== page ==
Ian Clarkin Works To Channel Vintage Clayton Kershaw
Ian Clarkin‘s delivery is reminiscent of Dodgers superstar Clayton Kershaw. And while imitation is the highest form of flattery, does the Yankees first round pick have the stuff to match? Earlier in the 2014 season, the now promoted Luis Severino and left-handed Clarkin formed a formidable 1-2 punch. With a 64/19 strikeout-to-walk ratio and less hits than innings pitched, will Clarkin force his way to Tampa by seasons end?
Just 19, the 6-foot-2, 186 pound Clarkin has a wide base with the potential to add size through his back and shoulders. His loose upper half projects for additional velocity at full physical maturity, while average or better athleticism points to a pitcher capable of filling out while maintaining his delivery.
When at the park, watching Clarkin throw instantly reminded me of a pitcher seen before. Unable to connect the dots, a scout in attendance blurted out Clayton Kershaw after a couple of minutes discussing the left-hander. It instantly clicked. Look past the exaggerated leg kick and back elbow and Clarkin has clean arm action and and a fluid delivery. When reviewing the video, no red flags were noted.
Against the Rome Braves, Ian Clarkin sat 89-91 mph throughout, attacking hitters and working quickly. He’s the type of pitcher defenders adore. The left-hander mixed in a two-seam fastball as 85-88 mph as well. Both variations of the fastball featured tail to his arm side.
Early in the game, he commanded the pitch well, keeping the pitch down while nibbling the corners. As he tired, Clarkin’s arm dragged and fastballs at the letters were barreled by opposing hitters. A fantastic ability to hide the baseball saved the California product from further damage. It’s a mechanical trait which allows his velocity to play up on a consistent basis.
Ian Clarkin’s primary breaking pitch was a 72-75 mph curveball with depth and sharp, 2/7 break. The pitch has promise and featured two-plane break. When in the strike zone, opposing hitters swung-and-missed. However, he hooked the pitch on a few occasions, causing it to hang up and out over the plate.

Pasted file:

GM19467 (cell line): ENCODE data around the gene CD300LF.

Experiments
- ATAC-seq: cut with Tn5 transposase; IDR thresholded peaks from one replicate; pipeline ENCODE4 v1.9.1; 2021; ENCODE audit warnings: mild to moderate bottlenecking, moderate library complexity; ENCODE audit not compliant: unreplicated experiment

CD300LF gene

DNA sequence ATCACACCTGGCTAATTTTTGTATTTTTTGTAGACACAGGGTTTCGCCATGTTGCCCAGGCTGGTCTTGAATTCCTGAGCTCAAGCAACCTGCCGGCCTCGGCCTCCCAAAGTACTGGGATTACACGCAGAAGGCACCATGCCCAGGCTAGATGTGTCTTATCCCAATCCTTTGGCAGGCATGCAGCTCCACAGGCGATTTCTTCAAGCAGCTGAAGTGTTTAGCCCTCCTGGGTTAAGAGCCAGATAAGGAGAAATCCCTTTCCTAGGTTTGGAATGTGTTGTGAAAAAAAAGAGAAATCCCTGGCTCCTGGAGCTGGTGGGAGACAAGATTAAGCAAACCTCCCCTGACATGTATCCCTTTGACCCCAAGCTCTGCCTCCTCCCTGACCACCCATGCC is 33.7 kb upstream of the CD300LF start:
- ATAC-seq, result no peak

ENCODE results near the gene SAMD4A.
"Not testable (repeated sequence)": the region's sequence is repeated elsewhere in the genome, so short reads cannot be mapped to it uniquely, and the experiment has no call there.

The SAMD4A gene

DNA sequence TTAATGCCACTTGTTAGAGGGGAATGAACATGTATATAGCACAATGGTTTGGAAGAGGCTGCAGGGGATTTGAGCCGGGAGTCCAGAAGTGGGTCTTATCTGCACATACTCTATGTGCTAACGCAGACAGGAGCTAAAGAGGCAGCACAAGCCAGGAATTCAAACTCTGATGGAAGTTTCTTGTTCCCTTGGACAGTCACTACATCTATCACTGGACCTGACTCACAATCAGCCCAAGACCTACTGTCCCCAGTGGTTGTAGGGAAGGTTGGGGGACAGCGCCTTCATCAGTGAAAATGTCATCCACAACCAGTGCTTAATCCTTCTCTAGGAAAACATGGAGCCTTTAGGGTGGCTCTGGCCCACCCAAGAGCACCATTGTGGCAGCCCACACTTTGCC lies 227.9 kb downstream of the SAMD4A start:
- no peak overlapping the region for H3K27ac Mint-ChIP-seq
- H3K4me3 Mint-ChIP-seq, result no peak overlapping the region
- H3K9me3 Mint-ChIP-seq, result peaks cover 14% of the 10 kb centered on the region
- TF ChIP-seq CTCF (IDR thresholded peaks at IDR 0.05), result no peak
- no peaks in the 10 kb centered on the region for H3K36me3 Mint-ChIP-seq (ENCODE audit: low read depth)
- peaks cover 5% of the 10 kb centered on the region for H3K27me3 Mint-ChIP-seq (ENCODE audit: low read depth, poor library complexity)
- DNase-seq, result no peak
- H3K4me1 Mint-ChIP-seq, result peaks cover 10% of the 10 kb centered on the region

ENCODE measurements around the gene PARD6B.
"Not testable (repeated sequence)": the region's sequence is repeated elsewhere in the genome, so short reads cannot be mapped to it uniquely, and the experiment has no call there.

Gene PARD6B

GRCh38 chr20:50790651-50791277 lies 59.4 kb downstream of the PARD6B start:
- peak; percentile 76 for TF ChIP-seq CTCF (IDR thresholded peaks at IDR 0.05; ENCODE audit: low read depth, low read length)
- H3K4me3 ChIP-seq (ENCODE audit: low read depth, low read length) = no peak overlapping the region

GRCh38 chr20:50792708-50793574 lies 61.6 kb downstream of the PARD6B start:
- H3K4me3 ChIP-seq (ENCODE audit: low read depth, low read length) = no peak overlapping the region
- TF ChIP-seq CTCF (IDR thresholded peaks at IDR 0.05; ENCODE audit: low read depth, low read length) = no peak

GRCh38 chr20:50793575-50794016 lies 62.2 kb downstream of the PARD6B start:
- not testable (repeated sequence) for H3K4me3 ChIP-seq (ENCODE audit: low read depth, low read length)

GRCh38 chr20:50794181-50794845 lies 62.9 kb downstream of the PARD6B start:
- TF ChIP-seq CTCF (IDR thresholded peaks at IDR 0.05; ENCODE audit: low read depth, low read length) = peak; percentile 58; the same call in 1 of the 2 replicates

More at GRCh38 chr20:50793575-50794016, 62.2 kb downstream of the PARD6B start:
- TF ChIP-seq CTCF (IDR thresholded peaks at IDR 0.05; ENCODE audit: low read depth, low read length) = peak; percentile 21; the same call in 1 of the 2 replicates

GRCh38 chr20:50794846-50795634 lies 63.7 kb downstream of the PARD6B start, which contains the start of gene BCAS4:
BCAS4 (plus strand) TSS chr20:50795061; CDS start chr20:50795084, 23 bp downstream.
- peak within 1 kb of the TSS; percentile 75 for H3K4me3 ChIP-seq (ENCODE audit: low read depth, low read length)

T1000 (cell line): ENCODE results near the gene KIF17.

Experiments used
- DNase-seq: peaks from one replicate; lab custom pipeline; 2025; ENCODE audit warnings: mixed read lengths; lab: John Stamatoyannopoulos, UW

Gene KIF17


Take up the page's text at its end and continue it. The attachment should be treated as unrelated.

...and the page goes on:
Featuring an 81-83 mph change-up, the pitch was an equalizer in this outing. With ability to pull the string and command the pitch down in the zone, it’s surprising Clarkin’s peripherals fall short of dominant. With identical arm action to the fastball, the former first round pick has the ability to add and subtract from the offering, affording it plus potential. The pitch will carry him to MLB even if the rest of the arsenal fails to develop.
Ian Clarkin’s arm strength isn’t dominant, but he’s a pitcher whose smarts will allow the entire arsenal to play up at the MLB level. From watching Clayton Kershaw video with Charleston’s video guy to incorporating deception, he’s a high floor talent with mid-rotation upside. At a time when pitchability is a hot commodity, Clarkin has it in spades.
Tool Present Future Projected Role Number 3 Starter On First Division Team Fastball 45 55 Curveball 40 50 Changeup 55 70 Control 45 60 Command 35 50
Owning Ian Clarkin
In shallow dynasty leagues where it pays to churn and burn through a shallow prospect pool, Luis Severino [Scouting Report] is preferred to Ian Clarkin. But as leagues become deeper, pitchers perceived as “sure things” gain value. This is Clarkin’s sweet spot. In a dynasty fantasy baseball league where 150-200 prospects are owned, the Yankees prospect is worth a speculative play and will receive a boost in trade value just playing for New York.
21 Jul 2014 / Mike Newman /
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